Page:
4 – Farmers adopting new practices
It was very windy in Albany one day last week. We went out for a walk and got sand blasted skin and dust in the eyes. It reminded me of dust storms I saw in the wheatbelt in the early 1980s. Dust storms are much less common in the wheatbelt now, largely thanks to widespread adoption of reduced tillage practices. Compared to most practices intended to reduce the degradation of farmland, the level of adoption of reduced tillage in Western Australia has been remarkable.
This has occurred despite conflicting with some of the simple “rules” about what makes a practice adoptable. According to one list that is often trotted out, adoption ought to be inhibited if an innovation is more complex, if the observability of its results is poor or delayed, if there are any difficulties in trialing the innovation or if it is incompatible with existing practices. Arguably, reduced tillage is a rather complex technology with major flow-on effects for the farming system, with poor immediate observability of production benefits (so that a short-term trial is not fully informative), with relatively poor observability across farm boundaries, and, in some ways, with incompatibilities with what used to be traditional farming practices and machinery.
Nevertheless, it is now standard farming practice, because most farmers believe that it has advantages that clearly outweigh these problems. The advantages are apparent and large enough to overcome the sort of “barriers” that might have been expected to hold it back.
Clearly the concept of “barriers to adoption” is far too simple. It actually doesn’t work like that. A negative characteristic of an innovation does not act as an absolute barrier to its adoption. Rather, farmers will weigh up the negatives and positives and make an overall decision.
I regularly emphasise the importance of the long-term profitability of an innovation as a strong influence on its adoption. Increasing profitability isn’t the only driver of adoption in agriculture, but it is certainly an important one. It may be the main one over which we can have any influence. “Profitability” in this context means net profits in the long term, and it encompasses aspects like complexity and compatibility, since these affect the benefits and costs of the innovation.
I am not saying that farmers need to be making a profit over their whole farm to adopt conservation practices – the old “you can’t be green if you are in the red” argument. I think that’s oversold, and misses the main point. Having resources available doesn’t hurt, of course, but the key thing is the profit advantage of the innovation. I believe that if this is high enough, even resource-stretched people will try to find a way to adopt it.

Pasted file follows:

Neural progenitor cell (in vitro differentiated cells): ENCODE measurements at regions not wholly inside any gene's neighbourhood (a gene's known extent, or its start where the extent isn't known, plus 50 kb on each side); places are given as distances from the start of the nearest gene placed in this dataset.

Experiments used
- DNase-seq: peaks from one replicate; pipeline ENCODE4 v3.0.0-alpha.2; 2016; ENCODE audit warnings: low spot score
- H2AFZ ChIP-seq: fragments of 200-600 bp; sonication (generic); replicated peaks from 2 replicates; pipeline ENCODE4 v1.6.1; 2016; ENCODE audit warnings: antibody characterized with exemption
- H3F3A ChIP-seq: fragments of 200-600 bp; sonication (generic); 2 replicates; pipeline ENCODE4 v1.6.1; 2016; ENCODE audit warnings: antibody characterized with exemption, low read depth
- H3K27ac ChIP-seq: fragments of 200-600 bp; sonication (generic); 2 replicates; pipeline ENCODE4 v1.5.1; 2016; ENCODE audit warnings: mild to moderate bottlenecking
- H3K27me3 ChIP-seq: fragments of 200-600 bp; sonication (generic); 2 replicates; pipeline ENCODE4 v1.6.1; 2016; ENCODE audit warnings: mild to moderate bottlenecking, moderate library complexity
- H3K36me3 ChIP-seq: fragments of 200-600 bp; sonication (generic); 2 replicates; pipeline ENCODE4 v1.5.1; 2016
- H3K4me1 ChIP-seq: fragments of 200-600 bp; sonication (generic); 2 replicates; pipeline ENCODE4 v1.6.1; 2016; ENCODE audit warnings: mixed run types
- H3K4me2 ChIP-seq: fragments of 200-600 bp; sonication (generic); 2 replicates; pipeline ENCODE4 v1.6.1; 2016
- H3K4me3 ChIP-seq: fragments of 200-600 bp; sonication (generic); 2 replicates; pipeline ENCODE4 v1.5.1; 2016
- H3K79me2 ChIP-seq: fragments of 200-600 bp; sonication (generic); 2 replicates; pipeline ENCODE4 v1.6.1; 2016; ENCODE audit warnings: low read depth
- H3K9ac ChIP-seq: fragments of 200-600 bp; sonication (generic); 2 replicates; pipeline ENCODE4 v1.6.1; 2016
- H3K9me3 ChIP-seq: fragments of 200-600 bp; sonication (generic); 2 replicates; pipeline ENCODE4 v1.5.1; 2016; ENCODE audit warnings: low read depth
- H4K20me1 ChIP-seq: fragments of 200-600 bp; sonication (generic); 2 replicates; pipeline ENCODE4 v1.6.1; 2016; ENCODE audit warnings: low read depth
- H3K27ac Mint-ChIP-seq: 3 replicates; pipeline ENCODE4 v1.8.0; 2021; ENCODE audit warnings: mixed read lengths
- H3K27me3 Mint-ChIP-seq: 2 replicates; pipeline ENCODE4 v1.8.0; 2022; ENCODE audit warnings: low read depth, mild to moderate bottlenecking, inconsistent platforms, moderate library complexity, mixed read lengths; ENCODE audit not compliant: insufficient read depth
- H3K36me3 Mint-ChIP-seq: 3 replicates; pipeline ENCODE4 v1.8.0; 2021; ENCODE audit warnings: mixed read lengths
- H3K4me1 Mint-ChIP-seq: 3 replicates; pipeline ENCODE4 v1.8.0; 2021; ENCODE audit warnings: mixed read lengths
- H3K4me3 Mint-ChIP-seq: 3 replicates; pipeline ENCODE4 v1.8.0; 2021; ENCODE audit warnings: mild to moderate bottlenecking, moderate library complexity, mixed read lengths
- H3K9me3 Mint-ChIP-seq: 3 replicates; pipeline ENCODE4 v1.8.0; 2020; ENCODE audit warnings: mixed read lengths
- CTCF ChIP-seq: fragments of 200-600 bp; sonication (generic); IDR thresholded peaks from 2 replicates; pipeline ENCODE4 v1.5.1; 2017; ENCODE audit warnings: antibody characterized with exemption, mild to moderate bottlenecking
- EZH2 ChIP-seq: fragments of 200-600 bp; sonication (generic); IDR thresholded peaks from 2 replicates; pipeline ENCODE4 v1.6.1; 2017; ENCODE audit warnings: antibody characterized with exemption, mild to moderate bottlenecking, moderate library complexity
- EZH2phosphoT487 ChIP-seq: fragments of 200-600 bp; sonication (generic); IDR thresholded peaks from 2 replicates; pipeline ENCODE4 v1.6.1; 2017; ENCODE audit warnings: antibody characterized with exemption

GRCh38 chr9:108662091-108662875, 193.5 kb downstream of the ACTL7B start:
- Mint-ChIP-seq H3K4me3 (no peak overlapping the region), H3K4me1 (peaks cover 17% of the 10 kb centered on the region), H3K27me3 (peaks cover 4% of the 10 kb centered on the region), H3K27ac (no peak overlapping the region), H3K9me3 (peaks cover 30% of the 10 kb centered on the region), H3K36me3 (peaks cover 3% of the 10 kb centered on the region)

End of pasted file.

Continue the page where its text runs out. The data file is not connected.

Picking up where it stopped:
A frustrating but frequent spectacle is people involved in natural resource management or the environment bemoaning the lack of adoption of farming practices they would like to see adopted, and saying that we need to better understand adoption. Sometimes it can be helpful to better understand the adoption of specific practices, but the influences on adoption in general have been studied intensely and are very well understood. Researchers on the topic have included sociologists, psychologists, economists, extension specialists, market researchers, and health researchers. Although they all use different language to describe their results, the findings from well-conducted studies are broadly consistent.
So, rather than more research into adoption, we mainly need to apply what is already well known in the adoption literature(s).
One implication is that if a practice is not adopted in the long term, it is because the farmers are not convinced that its benefits sufficiently outweigh its costs.
A consequence of this is that we should avoid putting the main burden for adoption onto communication, education and persuasion activities. This is all too common, but is destined to fail if the innovations they are pushing are not sufficiently attractive to the target audience. The innovations need to be “adoptable”. If they are not, the communication and education activities will simple confirm a farmer’s decision not to adopt.
The real challenge is to find or develop innovations that are not only sustainable, but also economically competitive with the practices they are supposed to replace. If they don’t already exist, we should look at developing them. If they can’t be developed, there is no point in falling back onto communication. Promoting dud technologies will only lead to frustration all around.
David Pannell, The University of Western Australia